Norman Rockwell, Double take, 1941  
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Norman Rockwell

What’s not to like about Norman Rockwell?

Norman Rockwell makes us laugh and cry! He plays on all that is universal in the human experience yet he creates a world that does not exist. His New England world anticipated “Lake Wobegone”.

The man has impeccable design skills. An illustrator’s world is often married to the written word. He seamlessly integrates type into his image, be it a Washington Post banner head or an advertisement for war bonds. He even changes his signature to make sense with the style and period of his paintings!

The man can paint, the paint is lush and varied. Rockwell’s paintings were made for reproduction but the reproductions do not do them justice. Try to see them in the flesh! Rockwell’s backgrounds are often painted with a loose brush strokes, just enough detail to set the ambiance of the scene. In contrast his figures are often tightly rendered; we can recognize leather from cotton, flesh from fire.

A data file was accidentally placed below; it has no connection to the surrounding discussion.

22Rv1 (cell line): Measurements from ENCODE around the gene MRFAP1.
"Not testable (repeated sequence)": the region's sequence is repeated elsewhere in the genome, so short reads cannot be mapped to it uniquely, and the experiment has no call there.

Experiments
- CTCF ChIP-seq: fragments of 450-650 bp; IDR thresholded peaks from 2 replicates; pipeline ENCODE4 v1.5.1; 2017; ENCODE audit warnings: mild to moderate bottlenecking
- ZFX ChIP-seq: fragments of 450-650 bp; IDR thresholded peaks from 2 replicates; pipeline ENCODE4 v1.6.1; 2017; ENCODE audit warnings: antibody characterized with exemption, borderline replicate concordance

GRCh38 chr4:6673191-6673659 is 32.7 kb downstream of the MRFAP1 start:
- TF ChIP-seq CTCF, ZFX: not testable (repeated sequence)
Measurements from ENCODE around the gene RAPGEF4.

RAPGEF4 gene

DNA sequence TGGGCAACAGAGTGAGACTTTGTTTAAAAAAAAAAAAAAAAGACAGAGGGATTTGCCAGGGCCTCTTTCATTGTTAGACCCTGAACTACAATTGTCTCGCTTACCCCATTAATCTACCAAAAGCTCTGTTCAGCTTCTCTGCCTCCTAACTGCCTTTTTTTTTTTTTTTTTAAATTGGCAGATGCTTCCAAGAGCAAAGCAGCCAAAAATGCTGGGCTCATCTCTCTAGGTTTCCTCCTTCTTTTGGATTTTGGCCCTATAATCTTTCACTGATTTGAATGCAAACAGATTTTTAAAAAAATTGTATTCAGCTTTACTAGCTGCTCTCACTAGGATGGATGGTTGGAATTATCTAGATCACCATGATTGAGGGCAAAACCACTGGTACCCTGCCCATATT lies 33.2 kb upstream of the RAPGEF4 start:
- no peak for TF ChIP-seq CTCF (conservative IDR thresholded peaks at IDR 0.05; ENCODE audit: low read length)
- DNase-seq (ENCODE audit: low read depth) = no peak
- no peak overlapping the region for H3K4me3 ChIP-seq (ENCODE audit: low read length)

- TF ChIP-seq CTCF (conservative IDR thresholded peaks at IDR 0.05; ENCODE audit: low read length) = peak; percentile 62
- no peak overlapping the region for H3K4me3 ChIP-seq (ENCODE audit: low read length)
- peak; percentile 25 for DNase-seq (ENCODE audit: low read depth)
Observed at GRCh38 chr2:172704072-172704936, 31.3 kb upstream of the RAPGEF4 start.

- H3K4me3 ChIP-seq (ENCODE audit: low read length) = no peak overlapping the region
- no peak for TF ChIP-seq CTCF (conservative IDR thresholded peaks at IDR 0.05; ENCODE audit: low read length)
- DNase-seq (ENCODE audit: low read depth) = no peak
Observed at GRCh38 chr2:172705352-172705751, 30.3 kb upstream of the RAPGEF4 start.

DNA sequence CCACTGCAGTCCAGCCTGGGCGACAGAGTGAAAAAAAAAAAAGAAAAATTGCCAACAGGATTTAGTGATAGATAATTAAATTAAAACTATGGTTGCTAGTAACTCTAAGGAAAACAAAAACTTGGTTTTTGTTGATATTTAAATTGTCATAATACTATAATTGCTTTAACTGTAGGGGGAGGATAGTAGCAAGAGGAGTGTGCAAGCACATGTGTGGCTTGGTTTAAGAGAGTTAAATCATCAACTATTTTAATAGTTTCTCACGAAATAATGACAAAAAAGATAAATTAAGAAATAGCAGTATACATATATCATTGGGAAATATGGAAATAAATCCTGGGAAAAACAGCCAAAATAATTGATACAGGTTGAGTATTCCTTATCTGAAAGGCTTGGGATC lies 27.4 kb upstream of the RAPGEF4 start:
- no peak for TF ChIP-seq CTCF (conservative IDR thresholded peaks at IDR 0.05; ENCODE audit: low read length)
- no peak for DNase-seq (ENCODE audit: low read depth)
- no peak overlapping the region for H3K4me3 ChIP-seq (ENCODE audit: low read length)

The man has wonderful drawing skills; he renders light like nobody’s business, you can see the difference between milk and cream. He knows anatomy so well, when he invents his human form we believe it to be real.

Rockwell believed in using every tool that was available to him. Photography allowed him to pose his models in the most uncomfortable positions, if only for a second. If he felt unable to render a particular font, he employed a sign maker to create a type skeleton for him to embellish.

Although Rockwell was meticulous, in control of every detail, he had a “town hall” approach to art making, He used his neighbors as models, and engaged their opinions to help solve the riddle of his work. He also bought, begged, bartered and almost stole the worn cloths off of their backs, to use as props in the next painting. Rockwell “borrowed” their homes as backdrop, cluttering his paintings with their tchotchkes.

The people in his paintings were also the people in his audience, and he created for his audience the reality that we all yearn for. It’s a world where the minutia of our lives, our simple milestones, our joys and our sorrows are important. Rockwell celebrates the mundane. We are the celebrities on the cover of his magazine.

— Marjorie Masel
Copyright ©2011